We look at the real emissions – Hydrocarbons, NOx and CO – of the winners of this week’s What Car Green Car Awards.
Earlier today we did a round-up of this year’s What Car Green Car Award winners. Which many find of interest as they believe the right thing to do is buy a car with low CO2 emissions.
Regular readers will know that we are not impressed with the obsession with CO2 and want Governments to stop taxing motorists based on the nonsense that CO2 is harmful, and instead base taxation and future objectives for the car industry on what really matters – emissions from cars that are detrimental to health.
So we thought we’d have a look at this year’s Green Car Award winners and compare them to a car few would consider a paragon of clean emissions – the manual Porsche 911 Carrera. But first a quick explanation of the figures we’ll be comparing.
Carbon Monoxide: Carbon monoxide reduces the blood’s oxygen carrying capacity, which can reduce availability of oxygen to key organs.
NOx: Oxides of nitrogen react in the atmosphere to form nitrogen dioxide (NO2) which can have adverse effects on health, particularly among people with respiratory illness. NOx also contributes to smog formation, acid rain and can damage vegetation.
Hydrocarbons: Hydrocarbons contribute to ozone formation. Some kinds of HCs can also be carcinogens and they are also indirect greenhouse gases.
Frankly, we’re not interested in the so-called Greenhouse effect of any of these emissions. What concerns us is the impact on health of these emissions. So below you will find the cars which won awards at this week’s What Car Green Car Awards and the levels of CO, NOx and Hydrocarbons emissions they have. But first – as a guide – we’ll list the level of emissions of the Porsche 911 for comparison:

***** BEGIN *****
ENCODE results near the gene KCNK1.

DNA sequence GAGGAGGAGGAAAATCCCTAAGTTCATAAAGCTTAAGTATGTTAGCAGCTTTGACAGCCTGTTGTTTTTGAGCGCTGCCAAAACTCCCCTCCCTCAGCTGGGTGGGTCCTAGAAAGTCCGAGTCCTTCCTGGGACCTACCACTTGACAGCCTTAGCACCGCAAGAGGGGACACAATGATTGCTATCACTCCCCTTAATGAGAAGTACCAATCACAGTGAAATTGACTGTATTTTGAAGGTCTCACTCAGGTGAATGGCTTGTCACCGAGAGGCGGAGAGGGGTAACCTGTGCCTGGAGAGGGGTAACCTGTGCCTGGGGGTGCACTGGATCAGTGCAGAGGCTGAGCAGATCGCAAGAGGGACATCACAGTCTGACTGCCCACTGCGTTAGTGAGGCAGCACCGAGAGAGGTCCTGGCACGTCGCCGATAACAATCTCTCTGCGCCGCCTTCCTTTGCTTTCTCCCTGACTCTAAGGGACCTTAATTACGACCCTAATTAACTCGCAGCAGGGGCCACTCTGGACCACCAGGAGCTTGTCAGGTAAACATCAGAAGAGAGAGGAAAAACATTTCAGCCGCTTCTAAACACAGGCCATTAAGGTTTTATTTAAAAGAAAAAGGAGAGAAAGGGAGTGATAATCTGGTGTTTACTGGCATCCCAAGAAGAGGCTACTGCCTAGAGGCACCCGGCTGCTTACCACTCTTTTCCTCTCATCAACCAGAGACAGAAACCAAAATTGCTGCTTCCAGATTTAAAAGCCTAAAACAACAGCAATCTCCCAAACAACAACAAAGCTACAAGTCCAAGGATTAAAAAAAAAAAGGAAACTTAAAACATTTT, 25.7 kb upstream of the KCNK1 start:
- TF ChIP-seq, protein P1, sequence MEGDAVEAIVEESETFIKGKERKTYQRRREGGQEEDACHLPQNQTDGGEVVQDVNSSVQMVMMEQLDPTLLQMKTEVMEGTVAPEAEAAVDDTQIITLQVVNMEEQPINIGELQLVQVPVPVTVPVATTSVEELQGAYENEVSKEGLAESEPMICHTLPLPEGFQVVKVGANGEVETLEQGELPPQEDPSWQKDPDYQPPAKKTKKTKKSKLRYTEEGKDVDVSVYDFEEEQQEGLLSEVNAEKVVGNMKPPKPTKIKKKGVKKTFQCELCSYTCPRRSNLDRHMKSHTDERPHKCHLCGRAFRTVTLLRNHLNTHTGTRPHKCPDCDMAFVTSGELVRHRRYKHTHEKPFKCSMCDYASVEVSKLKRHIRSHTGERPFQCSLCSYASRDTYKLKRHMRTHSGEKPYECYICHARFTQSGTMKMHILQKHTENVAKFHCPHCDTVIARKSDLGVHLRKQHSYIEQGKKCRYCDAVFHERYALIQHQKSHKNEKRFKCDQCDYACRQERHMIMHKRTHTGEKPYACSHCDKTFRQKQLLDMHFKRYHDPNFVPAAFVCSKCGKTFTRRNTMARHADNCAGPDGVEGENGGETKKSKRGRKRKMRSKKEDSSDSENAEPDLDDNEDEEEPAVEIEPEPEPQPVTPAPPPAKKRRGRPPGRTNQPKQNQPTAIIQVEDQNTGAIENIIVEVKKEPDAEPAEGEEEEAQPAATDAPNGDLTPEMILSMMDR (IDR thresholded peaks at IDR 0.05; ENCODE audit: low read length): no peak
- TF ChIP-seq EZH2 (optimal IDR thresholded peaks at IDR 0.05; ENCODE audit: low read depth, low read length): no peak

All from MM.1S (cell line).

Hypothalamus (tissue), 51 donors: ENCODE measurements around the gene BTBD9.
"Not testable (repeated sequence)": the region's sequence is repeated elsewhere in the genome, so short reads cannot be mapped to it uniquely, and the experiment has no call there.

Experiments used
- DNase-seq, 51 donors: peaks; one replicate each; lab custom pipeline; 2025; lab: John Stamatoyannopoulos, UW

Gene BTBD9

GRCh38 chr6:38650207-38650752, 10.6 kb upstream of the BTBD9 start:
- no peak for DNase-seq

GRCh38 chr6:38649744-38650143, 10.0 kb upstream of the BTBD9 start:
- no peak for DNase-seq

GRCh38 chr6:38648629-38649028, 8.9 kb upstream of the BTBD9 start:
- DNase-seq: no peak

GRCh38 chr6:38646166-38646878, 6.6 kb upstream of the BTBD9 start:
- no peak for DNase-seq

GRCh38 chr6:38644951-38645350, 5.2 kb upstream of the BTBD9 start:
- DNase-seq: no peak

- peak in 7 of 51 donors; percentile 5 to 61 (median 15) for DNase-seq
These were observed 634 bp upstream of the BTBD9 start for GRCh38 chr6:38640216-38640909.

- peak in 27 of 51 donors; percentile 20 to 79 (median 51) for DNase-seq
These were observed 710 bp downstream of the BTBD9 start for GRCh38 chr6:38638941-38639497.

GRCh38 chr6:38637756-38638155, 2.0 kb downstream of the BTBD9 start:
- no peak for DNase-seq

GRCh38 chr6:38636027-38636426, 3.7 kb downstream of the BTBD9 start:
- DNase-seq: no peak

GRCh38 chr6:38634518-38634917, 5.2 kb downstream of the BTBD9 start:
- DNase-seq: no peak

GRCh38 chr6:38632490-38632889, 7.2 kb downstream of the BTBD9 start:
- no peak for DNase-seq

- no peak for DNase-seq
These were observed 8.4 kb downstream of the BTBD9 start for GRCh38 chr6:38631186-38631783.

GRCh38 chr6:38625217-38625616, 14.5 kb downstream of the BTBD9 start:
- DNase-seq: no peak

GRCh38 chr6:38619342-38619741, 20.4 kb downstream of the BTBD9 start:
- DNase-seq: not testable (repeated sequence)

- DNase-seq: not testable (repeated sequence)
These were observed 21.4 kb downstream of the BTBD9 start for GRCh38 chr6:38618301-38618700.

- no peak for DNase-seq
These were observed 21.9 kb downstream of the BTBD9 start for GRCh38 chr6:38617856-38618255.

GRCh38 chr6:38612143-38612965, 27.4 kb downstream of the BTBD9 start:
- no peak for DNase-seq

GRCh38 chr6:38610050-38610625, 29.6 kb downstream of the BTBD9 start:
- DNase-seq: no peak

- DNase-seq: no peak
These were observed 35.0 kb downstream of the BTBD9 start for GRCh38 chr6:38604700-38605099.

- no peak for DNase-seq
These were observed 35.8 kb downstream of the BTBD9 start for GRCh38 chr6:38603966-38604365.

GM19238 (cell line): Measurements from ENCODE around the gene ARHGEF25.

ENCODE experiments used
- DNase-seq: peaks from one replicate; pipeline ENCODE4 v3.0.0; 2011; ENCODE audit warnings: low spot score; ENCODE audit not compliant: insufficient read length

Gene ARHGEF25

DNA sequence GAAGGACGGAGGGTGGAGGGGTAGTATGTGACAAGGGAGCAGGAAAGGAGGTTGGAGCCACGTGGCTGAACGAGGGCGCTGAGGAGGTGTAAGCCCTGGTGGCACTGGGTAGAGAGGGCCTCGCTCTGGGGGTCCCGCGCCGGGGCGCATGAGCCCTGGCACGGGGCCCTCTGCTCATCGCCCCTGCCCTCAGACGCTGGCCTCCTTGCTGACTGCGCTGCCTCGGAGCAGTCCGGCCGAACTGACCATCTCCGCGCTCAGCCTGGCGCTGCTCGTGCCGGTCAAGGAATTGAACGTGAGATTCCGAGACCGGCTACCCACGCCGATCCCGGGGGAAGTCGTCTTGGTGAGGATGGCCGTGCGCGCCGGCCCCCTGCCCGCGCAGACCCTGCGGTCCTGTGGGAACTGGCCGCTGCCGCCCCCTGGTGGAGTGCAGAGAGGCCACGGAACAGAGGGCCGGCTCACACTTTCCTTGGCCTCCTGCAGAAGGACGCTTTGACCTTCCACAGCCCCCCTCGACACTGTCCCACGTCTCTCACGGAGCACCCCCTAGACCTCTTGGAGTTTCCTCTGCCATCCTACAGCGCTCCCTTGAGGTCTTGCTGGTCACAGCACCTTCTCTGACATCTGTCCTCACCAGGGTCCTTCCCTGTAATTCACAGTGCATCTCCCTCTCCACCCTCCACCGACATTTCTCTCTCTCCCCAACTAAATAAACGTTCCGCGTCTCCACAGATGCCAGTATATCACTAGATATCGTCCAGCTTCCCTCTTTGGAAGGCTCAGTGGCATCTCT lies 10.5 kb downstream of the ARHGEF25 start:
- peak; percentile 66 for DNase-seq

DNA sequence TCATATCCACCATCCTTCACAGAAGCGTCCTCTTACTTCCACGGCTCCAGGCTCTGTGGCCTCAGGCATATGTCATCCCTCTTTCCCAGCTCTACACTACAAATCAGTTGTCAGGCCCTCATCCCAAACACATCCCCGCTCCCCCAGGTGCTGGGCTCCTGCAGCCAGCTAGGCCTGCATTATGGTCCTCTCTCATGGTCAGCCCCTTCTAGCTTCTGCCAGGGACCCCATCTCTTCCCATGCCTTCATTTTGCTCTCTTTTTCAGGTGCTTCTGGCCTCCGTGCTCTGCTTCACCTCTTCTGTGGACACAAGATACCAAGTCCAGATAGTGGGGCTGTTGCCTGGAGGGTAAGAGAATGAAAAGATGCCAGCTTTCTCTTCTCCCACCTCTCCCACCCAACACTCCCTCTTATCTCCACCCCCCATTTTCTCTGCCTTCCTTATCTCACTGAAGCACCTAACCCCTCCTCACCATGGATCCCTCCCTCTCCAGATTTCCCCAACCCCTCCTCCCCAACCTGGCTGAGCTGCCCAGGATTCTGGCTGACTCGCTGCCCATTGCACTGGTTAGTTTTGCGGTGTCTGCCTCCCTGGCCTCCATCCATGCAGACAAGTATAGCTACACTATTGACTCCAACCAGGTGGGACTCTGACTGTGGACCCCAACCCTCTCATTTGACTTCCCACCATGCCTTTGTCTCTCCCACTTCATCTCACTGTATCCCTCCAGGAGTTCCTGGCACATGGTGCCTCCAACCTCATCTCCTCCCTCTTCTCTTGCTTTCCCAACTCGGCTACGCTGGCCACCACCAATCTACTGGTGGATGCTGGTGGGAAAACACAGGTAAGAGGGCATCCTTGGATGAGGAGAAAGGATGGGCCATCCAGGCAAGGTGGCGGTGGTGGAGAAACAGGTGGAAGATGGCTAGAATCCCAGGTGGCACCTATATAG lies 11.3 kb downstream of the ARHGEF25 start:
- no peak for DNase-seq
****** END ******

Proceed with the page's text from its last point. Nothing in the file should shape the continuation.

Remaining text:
Porsche 911 Carrera manual – 224 mg/km
Fiat 500 1.2 Pop – 425 mg/km
Volkswagen Golf 1.6 TDI 105 Bluemotion 5dr – 359 mg/km
Volkswagen Passat 1.6 TDI 105 Bluemotion – 355 mg/km
BMW 320 ED – 485 mg/km
Peugeot 5008 1.6 HDi 110 Active – 340 mg/km
Nissan Qashqai 1.5 dCi Visia Pure Drive 2WD – 421 mg/km
Honda CR-Z 1.5 i-VTEC Sport – Figures not available yet
Jaguar XJ 3.0D V6 Luxury – 544 mg/km
All of which means that on emissions that really matter – those that are detrimental to human health – even the best of the bunch – the Peugeot 5008 – is 50% more polluting than a Porsche 911. The worst – the Jaguar XJ – has almost 2.5 times the emissions of the Porsche 911.
The truth is that all these emissions are far more important than CO2, but they don’t fit in with Government thinking. CO2 emissions have been a bonanza for Governments as they seek to tax the motorist based on the CO2 emissions of their car. And that is almost palatable for the motorist – who has been mislead about the ‘damage’ CO2 does – as it’s the bigger, more expensive cars which emit most CO2.
But when you get to the root of the real emissions, it’s the diesels that pose the problems. A high efficiency petrol engine has far fewer emissions. And how can you tax the man who drives the Fiat 500 1.2 twice as much – because his car is twice as polluting – as the man with the 911?
The answer is, you can’t (well, not easily). So we will continue to be taxed on the spurious CO2 emissions, and not on the harmful NOx, CO and HydroCarbons. Despite those emissions being damaging to health.